TV Industry Buyers And Sellers Size Up “Strange Bedfellows Era”, Share Takeaways From Emmys And 2023 Strikes As Reborn NATPE Kicks Off In Miami

Beef and The Bear, the shows that joined Succession in a three-way domination of Monday night’s Emmy Awards, have a surprising amount of shared DNA.

“I think there’s a real yearning for authenticity right now,” said Elaine Frontain Bryant, EVP and Head of Programming Genres for A&E, Lifetime and LMN. Beef and The Bear “have a vibe that feels like you’re a fly on the wall.”

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Bryant’s comments came during a panel discussion Tuesday at the reborn NATPE Global conference in Miami, which has returned under new ownership after two dark years due to Covid and financial woes. The exec was joined onstage by Courtney Thomasma, EVP, Streaming, at AMC Networks; Jens Richter, CEO of Commercial and International for Fremantle; Paolo Koelle, Head of Prime Video Latin America; and Scott Herbst, Head of Scripted Development and EVP at Lionsgate Television.

The conversation touched on a range of topics in programming, distribution and strategy, as well as streaming’s coexistence with linear TV and the impact of 2023’s dual strikes.

Emerging from the challenges of the strikes, budgets are being watched more closely than ever, the panel agreed. Herbst said The Bear was not only inviting to viewers; it was appetizing to its corporate backers because it was done “for a price.”

Escapist fare, the panelists agreed, will continue to be in demand given the economic uncertainty, anxiety about multiple wars upending much of the world, and the insidious march of AI on the minds of viewers. Beef may not be a light show, exactly, and The Bear is awfully sober for a comedy, but both offer a lot of stylistic panache and heightened aesthetics.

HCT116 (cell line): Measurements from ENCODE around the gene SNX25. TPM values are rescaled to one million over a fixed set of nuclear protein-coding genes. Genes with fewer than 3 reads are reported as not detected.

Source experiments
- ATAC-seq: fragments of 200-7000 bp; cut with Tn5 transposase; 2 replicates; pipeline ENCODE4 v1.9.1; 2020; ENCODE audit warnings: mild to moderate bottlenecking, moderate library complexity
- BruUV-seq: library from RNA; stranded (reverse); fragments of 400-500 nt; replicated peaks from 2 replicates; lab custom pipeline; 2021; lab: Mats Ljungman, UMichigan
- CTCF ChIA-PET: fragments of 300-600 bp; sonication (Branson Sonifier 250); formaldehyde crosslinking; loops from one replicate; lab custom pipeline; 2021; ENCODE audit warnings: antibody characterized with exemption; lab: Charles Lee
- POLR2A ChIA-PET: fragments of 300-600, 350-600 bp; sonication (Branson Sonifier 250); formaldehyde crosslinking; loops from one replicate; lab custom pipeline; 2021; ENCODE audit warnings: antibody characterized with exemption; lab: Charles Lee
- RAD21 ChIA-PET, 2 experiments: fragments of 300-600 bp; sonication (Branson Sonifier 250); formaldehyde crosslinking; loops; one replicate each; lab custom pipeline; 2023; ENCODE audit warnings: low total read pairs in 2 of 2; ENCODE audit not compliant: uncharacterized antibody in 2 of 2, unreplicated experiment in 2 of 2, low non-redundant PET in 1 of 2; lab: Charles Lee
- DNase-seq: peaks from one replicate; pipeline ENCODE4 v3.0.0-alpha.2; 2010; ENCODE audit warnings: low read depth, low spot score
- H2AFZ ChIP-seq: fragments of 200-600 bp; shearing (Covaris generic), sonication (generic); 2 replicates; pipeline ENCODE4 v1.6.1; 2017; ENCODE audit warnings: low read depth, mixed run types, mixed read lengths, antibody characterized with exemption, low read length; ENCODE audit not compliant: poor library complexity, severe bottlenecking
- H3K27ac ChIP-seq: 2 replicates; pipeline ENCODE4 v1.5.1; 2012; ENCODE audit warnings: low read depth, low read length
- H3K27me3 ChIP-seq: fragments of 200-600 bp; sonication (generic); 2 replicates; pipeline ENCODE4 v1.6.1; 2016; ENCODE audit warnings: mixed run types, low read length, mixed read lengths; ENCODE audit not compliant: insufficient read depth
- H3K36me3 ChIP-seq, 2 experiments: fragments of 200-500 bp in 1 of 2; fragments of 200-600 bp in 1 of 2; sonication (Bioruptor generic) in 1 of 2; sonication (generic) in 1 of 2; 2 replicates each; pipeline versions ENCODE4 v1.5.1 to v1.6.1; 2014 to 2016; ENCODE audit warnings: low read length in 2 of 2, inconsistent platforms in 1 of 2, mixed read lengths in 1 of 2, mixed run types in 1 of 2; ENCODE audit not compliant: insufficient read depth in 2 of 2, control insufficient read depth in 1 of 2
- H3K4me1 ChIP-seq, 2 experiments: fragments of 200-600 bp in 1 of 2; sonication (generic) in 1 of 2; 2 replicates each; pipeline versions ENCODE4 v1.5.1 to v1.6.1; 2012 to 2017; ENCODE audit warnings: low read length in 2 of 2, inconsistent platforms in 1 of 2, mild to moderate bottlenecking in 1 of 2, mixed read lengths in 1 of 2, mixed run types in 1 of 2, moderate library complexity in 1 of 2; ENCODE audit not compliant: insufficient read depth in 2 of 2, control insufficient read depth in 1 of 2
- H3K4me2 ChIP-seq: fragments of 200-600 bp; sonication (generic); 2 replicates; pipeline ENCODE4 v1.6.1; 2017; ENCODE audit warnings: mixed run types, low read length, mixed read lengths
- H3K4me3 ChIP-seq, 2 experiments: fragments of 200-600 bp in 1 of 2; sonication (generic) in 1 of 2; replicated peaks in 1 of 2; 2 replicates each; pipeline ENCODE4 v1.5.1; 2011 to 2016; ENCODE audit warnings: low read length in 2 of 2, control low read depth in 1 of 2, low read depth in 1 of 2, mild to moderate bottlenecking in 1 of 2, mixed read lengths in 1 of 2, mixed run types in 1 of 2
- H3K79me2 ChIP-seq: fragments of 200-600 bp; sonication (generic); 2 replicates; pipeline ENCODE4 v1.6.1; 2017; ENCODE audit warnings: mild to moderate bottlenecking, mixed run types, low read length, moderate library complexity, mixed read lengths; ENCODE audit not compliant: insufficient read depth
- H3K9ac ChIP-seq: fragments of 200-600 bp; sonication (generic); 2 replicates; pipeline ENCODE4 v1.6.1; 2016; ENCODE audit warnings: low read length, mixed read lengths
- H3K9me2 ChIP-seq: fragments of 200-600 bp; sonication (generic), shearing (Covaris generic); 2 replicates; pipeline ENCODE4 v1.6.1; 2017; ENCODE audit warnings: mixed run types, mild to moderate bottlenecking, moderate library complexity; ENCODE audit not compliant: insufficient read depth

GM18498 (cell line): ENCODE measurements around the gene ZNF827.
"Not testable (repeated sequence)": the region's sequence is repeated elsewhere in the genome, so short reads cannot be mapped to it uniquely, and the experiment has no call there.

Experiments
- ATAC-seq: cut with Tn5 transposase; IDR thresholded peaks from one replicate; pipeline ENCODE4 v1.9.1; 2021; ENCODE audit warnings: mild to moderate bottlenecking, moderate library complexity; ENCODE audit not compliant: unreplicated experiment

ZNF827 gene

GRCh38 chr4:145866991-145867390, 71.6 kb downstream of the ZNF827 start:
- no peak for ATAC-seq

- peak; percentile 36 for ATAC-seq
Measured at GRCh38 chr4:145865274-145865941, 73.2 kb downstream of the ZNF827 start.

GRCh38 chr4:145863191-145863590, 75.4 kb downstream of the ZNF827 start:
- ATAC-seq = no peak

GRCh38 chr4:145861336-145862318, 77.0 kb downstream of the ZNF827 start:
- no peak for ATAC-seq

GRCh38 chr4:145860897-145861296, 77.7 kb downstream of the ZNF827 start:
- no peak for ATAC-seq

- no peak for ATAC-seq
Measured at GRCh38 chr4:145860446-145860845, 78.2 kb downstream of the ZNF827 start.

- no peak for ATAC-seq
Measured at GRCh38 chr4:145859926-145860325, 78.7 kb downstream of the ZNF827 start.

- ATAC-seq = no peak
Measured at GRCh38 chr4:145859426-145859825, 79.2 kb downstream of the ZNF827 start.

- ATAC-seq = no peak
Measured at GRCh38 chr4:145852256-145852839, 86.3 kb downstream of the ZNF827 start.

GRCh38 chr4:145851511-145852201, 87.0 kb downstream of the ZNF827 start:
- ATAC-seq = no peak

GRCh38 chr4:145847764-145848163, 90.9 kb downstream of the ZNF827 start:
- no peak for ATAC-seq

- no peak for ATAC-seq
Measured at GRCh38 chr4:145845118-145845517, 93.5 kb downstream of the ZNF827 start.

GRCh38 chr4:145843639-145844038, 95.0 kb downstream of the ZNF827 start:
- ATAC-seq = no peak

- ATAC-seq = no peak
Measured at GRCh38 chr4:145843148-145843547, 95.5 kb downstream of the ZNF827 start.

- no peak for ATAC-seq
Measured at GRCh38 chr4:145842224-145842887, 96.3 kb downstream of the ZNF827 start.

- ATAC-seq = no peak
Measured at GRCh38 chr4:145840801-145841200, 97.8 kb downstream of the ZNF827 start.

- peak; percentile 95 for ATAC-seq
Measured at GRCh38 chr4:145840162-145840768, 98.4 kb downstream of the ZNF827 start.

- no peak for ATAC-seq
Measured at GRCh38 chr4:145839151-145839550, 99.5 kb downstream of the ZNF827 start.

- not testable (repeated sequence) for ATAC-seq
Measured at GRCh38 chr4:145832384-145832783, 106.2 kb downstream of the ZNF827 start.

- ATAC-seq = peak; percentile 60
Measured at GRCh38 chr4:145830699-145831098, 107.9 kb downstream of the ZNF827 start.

Thomasma said “a broader reset” is under way, especially of the streaming wars. “How much volume do you need?” she wondered. “Quality is always going to win. I imagine we’ll see a shift to fewer/bigger/better. … It’s forced a lot of great conversations, both internally and industrywide, as to what we’re doing.”

Subscription streaming’s first boom period, which lasted roughly from 2019 to 2021, was “based on the false premise of exclusivity,” Thomasma added. It also was “about convenience.” Now that content owners are more readily licensing titles out to multiple players and no longer hell-bent on clawing back exclusive rights, a new model and orientation toward relevance can assert itself.

Thomasma said not only is “the great rebundling” starting, as stand-alone streamers find safety and less churn in numbers, but she predicts there will be “a lot of direct collaboration” between rivals. A case in point from her own company, she said, was a pop-up initiative AMC Networks created last fall with Warner Bros. Discovery, with a handful of AMC Networks shows gaining prominent placement for 60 days on Max. She said she has taken to calling those kinds of initiatives “our strange bedfellows era of 2024.”

AMC Networks execs were “blown away by the results,” which offered “proof of concept,” Thomasma said, with shows landing in Max’s top 10 and registering double-digit viewership increases.

Richter said similar collaborations are common in the international arena. This urgent need we had two, three years ago that one streamer needs to control the world, that’s over,” he said.

Koelle put in a plug for Prime Video Channels, which presents programming to viewers while remaining “more and more agnostic to the source” of that programming.

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